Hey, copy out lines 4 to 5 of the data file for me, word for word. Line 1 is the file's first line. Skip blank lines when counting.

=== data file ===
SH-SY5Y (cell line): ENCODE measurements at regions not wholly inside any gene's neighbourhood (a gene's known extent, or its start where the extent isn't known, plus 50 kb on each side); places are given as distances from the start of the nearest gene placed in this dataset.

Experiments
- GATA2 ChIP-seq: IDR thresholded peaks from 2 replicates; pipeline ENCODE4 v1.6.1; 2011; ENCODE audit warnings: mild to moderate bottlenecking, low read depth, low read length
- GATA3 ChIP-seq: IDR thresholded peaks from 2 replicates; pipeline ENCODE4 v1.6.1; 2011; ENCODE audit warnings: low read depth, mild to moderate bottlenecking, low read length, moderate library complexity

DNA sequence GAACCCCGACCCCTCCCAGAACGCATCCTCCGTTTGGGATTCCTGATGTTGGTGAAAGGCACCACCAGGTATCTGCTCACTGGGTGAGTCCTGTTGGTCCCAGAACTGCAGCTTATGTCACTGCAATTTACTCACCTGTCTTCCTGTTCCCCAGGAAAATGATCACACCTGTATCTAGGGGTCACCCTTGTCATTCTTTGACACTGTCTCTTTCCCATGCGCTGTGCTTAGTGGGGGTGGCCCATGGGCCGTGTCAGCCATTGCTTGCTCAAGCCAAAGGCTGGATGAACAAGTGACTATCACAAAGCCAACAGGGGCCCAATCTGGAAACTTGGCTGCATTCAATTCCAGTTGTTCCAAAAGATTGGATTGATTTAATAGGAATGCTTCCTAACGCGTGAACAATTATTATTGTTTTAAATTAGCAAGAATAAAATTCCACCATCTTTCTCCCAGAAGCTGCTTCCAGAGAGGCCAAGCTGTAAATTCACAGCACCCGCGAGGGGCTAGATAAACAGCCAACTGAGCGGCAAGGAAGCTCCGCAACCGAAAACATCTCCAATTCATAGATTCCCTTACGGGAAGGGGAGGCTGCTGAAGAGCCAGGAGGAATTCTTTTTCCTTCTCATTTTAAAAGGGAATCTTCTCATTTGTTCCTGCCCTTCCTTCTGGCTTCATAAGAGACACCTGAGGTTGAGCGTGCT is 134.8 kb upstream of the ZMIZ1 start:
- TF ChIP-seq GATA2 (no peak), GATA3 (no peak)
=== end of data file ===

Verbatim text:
- GATA3 ChIP-seq: IDR thresholded peaks from 2 replicates; pipeline ENCODE4 v1.6.1; 2011; ENCODE audit warnings: low read depth, mild to moderate bottlenecking, low read length, moderate library complexity

DNA sequence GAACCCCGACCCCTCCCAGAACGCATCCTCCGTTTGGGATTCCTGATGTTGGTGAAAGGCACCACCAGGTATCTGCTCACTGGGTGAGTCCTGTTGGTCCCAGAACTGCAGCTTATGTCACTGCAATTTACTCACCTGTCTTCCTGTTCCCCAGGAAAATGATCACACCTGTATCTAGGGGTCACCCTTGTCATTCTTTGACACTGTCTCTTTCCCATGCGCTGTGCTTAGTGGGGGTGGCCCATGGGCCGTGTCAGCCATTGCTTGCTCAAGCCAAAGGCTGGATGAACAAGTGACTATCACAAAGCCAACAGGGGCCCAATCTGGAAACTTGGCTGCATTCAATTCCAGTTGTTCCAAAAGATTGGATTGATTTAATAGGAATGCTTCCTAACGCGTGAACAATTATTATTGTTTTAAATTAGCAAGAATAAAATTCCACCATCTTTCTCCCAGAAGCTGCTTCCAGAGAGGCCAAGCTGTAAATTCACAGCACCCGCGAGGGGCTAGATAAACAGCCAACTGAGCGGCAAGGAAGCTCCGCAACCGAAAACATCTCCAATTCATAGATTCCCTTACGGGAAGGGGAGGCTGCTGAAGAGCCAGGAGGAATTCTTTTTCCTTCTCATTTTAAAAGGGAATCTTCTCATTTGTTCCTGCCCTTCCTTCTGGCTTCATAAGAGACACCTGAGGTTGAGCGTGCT is 134.8 kb upstream of the ZMIZ1 start: